"Junk bicycles for chopping up to make choppers and other human powered vehicles"
I teach Design Engineering, a science elective, co-teach Advanced Sculpture, and run the Maker program at our school. The latter lets me cook up projects that fit with other teachers' curriculum and come into their classes to help out.
One of my goals is to help students get comfortable spending time in unfamiliar territory. The clock project pushes them into the deep end of the pool. Together we break the rather intimidating task into steps - understanding how gears work, learning to sketch ideas and use 2D CAD, learning to work with wood, etc. - and work through them. I'd like them to get comfortable with uncertainty - will the project work? - and frustration - everything takes longer than expected, stuff breaks, designs turn out to be flawed. It's difficult and often different from what they're used to. Some students need reassurance - hand-holding not in the sense of helping them with the project as much as helping them take a deep breath and believe it's going to work out. Hopefully at the end of the project the student takes a step back and says - Wow! I did that! The idea being that if this happens three or four times in a row, the student starts to believe s/he can do anything, a tremendously useful illusion to have.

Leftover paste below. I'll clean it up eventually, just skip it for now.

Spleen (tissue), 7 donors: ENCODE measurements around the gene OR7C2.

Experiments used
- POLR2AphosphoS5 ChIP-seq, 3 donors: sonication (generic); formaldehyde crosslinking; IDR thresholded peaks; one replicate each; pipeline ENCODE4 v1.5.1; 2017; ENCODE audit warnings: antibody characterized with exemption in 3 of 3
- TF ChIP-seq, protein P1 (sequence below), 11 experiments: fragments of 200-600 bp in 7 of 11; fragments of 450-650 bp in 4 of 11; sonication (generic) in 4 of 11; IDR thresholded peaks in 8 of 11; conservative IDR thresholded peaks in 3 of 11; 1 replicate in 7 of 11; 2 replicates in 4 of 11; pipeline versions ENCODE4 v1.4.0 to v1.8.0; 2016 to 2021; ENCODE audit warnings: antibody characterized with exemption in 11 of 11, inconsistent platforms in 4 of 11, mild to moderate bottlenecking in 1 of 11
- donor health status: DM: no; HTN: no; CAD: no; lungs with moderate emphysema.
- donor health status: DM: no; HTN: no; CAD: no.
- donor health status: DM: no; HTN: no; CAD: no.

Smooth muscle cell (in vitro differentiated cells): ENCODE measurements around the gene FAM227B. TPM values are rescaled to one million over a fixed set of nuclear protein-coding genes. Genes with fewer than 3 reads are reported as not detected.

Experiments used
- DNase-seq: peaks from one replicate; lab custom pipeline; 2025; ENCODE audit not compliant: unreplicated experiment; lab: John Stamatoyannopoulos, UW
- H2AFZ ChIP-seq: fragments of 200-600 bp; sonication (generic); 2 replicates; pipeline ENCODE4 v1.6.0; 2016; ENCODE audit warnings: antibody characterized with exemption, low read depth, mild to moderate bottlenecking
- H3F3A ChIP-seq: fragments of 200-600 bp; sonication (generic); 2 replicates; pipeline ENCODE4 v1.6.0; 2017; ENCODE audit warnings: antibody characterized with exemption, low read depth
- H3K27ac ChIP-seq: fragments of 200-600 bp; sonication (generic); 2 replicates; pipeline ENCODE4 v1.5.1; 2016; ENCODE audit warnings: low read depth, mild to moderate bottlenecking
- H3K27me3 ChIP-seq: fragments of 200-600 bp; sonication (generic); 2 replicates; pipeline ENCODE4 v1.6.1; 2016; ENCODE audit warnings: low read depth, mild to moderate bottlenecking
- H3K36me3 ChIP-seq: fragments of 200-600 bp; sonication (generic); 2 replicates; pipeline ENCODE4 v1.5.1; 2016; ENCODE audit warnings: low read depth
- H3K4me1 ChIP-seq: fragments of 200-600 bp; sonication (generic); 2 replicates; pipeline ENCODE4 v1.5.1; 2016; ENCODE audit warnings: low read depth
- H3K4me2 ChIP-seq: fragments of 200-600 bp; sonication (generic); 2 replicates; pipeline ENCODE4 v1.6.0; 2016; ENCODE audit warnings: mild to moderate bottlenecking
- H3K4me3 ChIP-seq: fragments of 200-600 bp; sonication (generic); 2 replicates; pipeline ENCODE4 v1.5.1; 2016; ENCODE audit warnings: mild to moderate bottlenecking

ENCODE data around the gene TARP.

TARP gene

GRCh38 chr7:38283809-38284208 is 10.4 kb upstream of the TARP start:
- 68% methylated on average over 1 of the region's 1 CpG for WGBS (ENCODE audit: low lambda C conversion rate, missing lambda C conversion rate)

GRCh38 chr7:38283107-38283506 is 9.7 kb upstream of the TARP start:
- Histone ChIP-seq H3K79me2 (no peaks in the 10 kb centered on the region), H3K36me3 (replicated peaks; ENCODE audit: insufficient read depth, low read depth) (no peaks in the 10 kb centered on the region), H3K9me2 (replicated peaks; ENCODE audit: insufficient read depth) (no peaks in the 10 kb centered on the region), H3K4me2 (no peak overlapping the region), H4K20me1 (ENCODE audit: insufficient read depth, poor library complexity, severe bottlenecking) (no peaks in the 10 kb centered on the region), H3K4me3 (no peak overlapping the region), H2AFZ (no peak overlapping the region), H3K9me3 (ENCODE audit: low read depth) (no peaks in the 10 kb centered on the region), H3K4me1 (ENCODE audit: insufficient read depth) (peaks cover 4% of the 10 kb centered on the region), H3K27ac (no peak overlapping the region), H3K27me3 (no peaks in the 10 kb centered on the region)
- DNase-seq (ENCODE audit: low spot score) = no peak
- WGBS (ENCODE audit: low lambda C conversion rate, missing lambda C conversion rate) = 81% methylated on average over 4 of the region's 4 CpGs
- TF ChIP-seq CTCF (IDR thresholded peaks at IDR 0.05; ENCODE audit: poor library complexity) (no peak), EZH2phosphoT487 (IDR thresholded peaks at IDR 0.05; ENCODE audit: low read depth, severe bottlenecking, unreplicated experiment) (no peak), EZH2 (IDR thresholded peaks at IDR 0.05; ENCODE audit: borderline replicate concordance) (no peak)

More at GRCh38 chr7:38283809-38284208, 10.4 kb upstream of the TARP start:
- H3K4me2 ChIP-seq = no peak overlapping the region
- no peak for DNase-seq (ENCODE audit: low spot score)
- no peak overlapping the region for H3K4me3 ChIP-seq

There's something I like about running a class that feels very different from many of their other classes. This project doesn't have a deadline - it can't, there are too many unknowns - but the students come in every day and work hard on it. There's a sense of something slowly taking shape.
The idea came from a project at High Tech High in San Diego where students created mechanical models to illustrate their own theories as to why civilizations rise and fall. This project pretty much knocked me over. We had just gotten a laser cutter and I had been playing with gears. A clock seemed like something doable in our time frame (four 50-minute classes a week) that also involved some math and physics. I'd like to do a lock project too - learn how different kinds of locks work and have worked through history, then design and build a mechanical lock. When the locks were done teams could trade projects and try and design a tool that would open the mechanism without the key...